Review: Tobacco Road (We are making history)

We Are Making History

 
 

Tonight I sat in my Southern Literature class discussing and listening about Tobacco Road by Erskine Caldwell.  I do not know if you have ever read this book, seen the play, watched the movie, or the Broadway, but it is a book which is in some ways infuriating, successful, a failure, and, amazingly enough, brilliant.  After I read it last weekend, my general opinion was that I hated the book.  But the great thing about a discussion, is that it opens up our minds and lets us think. And think I did.

Tobacco Road is about a family during the Great Depression, who overall seem to be overwhelmingly stupid at times, and trapped in a dead-end circle.  This book makes some readers unable to read more than a couple of chapters at a time, others to keep reading just for the sheer hope that one of the characters will have an epiphany (or find some brains), or just because the book sings truth in such an unforgivable way. 

The characters in this book are real, and they are the often depressing truth about many of us.  It is a novel that can be hard to swallow.  Certainly anyone who has worked their way up from a poor background will not want to remember it. Others cannot bear such obvious stupidity.  And still others will hate that they cannot find sympathy for this group of people. It covers only a span of two-ish days, but these days are very important for this family.  Honestly, before I would have asked how it could have ever become such a renowned novel.  Now I see why, even though I am left with so many questions. According to a student in my class, Caldwell says that this book is open to the interpretation that the reader gains from it. Trust me, that varies quite a bit.

After we discussed the book, my professor showed us 45 minutes of a documentary on photographer, Shelby Lee Adams. Adams focuses on the folks of the Appalachians. The documentary was insightful.  Honestly, these people are beautiful, and real. They have lived hard lives, working as they can, doing what they can, and living as they know how.  They do not live in wonderful houses, have fifty-seven game consoles, and spend all day hooked to the internet.  They live.  They see life.  They spend time with their large families.  They are more real than any of us shall ever be.  And that beautiful woman smoking that pipe?  She has seen more than we could ever guess, and lived through simple, complicated moments.  These people are our history.  They are this nation. They represent so much.  And yes, the represent a stereotype.  But like it or not, we are all a stereotype.  I would love to meet Shelby Lee Adams.  I think what he is doing is wonderous for so many reasons.  But the main reason I think so?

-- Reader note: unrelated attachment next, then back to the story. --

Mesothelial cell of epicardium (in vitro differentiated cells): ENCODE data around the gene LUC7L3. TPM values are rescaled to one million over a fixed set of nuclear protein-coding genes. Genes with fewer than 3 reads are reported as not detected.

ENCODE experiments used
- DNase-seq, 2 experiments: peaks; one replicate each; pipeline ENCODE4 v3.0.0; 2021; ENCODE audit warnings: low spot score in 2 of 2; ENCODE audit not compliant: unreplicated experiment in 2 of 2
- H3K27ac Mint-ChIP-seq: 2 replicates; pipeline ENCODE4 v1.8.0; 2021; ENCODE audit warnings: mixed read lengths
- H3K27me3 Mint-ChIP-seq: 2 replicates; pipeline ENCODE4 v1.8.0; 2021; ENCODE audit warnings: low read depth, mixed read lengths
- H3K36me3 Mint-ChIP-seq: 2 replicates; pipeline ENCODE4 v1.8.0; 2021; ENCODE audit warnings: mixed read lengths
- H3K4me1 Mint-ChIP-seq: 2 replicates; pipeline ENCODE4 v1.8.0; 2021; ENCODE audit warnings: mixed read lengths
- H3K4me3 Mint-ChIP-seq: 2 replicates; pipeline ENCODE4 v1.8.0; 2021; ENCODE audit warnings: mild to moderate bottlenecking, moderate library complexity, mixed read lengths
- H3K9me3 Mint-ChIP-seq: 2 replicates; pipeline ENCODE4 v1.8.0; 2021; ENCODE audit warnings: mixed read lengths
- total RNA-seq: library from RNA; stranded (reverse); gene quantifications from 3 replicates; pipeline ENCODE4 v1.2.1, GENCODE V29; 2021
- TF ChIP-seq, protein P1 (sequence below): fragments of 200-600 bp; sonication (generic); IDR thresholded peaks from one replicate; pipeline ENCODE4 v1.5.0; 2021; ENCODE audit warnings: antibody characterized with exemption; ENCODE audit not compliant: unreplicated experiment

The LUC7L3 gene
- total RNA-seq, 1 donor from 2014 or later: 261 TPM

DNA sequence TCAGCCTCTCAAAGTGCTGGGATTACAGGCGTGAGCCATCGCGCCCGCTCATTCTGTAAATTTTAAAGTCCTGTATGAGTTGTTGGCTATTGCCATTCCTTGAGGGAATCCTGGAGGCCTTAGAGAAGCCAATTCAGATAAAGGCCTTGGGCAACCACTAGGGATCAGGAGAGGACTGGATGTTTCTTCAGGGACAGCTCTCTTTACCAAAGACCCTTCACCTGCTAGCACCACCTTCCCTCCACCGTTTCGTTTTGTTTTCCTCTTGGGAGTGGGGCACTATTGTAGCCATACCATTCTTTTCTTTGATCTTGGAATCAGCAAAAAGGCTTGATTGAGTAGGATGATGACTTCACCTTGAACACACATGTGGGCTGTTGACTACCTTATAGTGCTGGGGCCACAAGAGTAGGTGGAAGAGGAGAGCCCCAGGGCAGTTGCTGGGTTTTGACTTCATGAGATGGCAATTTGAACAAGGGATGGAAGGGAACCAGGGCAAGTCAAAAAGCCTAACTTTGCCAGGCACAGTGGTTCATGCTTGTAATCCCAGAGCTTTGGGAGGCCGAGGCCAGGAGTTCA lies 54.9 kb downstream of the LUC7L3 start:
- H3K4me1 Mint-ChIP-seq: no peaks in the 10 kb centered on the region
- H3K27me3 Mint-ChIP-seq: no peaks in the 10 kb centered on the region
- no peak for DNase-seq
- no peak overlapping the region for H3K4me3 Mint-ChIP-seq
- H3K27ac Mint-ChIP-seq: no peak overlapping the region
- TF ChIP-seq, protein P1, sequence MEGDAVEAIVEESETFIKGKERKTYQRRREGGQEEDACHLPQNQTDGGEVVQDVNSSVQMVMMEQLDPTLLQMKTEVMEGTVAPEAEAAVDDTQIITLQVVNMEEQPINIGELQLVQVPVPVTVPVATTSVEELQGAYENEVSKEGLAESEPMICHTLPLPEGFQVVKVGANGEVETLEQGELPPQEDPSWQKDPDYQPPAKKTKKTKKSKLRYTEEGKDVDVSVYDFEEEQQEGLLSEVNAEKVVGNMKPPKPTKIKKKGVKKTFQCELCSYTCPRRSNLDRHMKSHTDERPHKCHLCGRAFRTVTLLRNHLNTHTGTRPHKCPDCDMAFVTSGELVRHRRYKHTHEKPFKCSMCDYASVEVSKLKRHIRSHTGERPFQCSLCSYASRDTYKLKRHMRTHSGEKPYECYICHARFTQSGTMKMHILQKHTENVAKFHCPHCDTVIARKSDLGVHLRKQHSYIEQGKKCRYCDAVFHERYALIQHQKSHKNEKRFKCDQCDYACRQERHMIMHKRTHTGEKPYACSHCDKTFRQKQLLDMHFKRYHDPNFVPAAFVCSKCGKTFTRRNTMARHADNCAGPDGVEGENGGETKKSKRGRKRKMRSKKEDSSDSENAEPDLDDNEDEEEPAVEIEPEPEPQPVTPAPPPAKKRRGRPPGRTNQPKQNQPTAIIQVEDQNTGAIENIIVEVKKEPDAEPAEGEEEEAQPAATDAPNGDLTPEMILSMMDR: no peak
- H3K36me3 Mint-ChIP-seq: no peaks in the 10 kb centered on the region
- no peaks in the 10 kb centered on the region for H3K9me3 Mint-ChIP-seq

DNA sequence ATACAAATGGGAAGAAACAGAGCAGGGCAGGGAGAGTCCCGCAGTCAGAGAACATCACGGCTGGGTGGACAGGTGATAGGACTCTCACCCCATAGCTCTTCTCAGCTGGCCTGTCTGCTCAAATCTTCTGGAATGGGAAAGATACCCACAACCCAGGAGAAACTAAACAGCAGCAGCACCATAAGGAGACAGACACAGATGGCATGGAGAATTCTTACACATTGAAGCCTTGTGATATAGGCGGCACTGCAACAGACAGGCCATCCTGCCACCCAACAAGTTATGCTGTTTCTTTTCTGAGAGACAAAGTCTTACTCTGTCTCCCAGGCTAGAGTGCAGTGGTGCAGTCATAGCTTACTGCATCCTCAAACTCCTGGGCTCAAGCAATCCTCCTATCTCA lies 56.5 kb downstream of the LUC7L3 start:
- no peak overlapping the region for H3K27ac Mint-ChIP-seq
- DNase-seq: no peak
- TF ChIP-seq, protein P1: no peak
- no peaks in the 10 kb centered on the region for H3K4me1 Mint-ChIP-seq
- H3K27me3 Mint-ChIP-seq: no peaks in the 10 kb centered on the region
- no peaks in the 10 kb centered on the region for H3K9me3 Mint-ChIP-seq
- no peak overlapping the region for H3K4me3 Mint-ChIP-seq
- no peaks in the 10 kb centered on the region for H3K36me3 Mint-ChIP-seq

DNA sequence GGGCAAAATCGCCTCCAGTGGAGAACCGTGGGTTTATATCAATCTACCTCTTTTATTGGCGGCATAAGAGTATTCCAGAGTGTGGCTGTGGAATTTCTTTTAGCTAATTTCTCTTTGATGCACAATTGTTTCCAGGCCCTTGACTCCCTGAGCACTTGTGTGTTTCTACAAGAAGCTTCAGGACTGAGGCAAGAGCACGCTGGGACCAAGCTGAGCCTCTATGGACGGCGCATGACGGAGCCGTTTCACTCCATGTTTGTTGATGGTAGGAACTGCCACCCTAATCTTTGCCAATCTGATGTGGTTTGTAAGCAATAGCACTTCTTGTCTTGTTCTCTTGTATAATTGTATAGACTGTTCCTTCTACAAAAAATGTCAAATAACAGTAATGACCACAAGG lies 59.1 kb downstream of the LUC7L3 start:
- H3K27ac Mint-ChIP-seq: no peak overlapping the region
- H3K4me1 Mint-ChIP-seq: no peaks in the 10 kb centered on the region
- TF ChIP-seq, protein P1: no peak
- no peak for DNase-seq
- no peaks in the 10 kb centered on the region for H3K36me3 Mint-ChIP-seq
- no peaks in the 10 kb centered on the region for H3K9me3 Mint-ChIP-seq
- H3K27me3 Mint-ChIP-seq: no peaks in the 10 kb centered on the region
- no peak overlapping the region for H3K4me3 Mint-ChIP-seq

Adams is recording history. A history that otherwise would be forgotten, let to fall under the radar, and these beautiful people would probably never have been known by us.  Actually, I know they would not have.  The sister of the little girl in this photo was appalled.  She said that she worked her way up from poverty and that she is so glad no one took pictures of her and showed the world.  But that Adams disgraced her family, showing them in a horrible way.  I think, honestly, it had nothing to do with Adams.  She was ashamed.  Ashamed of her truly humble background.  Her sister, in this picture, is beautiful.  That screen door means nothing.  Yes, I’m sure many think about the home and what it all means.  I see a young girl, in her world, and she is happy.  People look for what they want to see.  Nothing more, nothing less. Sometimes that is all there is to it.  Adams, is showing us what he sees.

His camera lens is recording a history.  And that made me think. I once heard a lecture about how historians will works in a hundred years.  For historians now, we rumble through archives, pray they have been scanned online, and try to find that sliver of information no one has thought about. We think about lives centuries past, and we try to piece together a history.  The lives of the common people (Terms then) are lost to us.  So few knew how to write. So few left anything behind but memories for their loved ones.  Today we update our statuses three or four times on facebook. People tweet thirty times a day.  We are hooked onto the internet, to our smartphones, and to the television.  The history we leave behind us may be overwhelming for the future.  So many primary documents.  It’ll be almost too much.  And yet, there are still so many families who will fly under that radar.  The families here will do that.  Still, their past has been recorded by another.  And that beautiful past will live on.  I am thankful for that.

What I take away from this, is that our of all actions are a part of history.  Whether or not it will be something monumental, who will know? Lincoln had no idea he would be president (or a vampire slayer) when he was a young child.  Yet that future awaited him.  The young cashier at your grocery store? Who knows what college awaits her?  The future will look back and have a wealth of information for, not only the rich, royal or famous, but also the common people.  For as long as they can access it, numerous data exists for the future.  And we’ve already survived the end of the world about six times.  Perhaps our data shall as well.

So future, I salute you.  Have fun trying to figure us out. We all know we never could.

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